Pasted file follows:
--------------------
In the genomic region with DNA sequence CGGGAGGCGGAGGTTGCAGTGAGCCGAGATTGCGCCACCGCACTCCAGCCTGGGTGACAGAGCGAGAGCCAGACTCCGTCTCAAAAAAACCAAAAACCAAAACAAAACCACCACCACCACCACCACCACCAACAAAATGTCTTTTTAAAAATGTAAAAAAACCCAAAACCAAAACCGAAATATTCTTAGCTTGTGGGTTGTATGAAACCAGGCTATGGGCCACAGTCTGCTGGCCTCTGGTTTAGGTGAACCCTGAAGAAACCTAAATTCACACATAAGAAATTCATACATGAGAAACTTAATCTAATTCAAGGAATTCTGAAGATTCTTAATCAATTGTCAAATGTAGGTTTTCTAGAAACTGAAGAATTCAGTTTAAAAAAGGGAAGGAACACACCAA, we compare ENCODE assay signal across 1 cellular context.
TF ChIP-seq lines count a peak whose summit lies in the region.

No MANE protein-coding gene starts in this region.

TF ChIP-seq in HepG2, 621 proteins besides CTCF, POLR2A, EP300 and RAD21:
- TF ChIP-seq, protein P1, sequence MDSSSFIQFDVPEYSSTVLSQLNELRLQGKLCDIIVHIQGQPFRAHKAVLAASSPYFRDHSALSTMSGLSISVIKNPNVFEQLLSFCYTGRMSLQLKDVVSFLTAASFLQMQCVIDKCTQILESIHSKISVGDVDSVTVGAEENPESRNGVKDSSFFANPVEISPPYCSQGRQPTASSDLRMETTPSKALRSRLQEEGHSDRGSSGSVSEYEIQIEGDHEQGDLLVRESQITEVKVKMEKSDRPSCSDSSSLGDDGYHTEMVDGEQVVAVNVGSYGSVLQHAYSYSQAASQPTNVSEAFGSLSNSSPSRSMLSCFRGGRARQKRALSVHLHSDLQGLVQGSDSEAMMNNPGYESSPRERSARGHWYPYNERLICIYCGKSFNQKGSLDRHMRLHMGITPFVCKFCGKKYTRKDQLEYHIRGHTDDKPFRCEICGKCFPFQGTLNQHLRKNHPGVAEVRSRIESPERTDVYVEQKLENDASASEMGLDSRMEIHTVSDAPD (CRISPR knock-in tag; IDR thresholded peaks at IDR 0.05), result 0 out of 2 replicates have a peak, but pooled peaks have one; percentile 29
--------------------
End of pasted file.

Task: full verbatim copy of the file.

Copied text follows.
In the genomic region with DNA sequence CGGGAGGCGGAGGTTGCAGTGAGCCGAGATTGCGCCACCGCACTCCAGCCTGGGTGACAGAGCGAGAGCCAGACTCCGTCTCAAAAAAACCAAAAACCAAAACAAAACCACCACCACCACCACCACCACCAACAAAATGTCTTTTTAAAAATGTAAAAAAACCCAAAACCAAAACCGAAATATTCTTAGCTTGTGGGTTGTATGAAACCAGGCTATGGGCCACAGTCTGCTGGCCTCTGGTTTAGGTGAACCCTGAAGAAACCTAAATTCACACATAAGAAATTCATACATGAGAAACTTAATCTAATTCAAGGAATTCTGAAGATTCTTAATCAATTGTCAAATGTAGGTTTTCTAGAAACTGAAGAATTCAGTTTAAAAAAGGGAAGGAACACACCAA, we compare ENCODE assay signal across 1 cellular context.
TF ChIP-seq lines count a peak whose summit lies in the region.

No MANE protein-coding gene starts in this region.

TF ChIP-seq in HepG2, 621 proteins besides CTCF, POLR2A, EP300 and RAD21:
- TF ChIP-seq, protein P1, sequence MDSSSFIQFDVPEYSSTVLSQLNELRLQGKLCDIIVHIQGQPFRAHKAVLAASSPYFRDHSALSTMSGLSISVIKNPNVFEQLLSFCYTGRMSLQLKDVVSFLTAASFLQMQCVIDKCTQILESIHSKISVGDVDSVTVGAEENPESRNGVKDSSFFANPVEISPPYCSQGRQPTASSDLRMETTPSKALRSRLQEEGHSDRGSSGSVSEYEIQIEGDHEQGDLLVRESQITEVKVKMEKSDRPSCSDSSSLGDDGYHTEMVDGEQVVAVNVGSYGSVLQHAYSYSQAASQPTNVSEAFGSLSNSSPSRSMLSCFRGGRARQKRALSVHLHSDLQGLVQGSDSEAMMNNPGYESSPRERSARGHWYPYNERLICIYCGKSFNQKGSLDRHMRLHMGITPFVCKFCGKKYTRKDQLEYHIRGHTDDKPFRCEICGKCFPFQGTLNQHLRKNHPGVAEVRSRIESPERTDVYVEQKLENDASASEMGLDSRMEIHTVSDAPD (CRISPR knock-in tag; IDR thresholded peaks at IDR 0.05), result 0 out of 2 replicates have a peak, but pooled peaks have one; percentile 29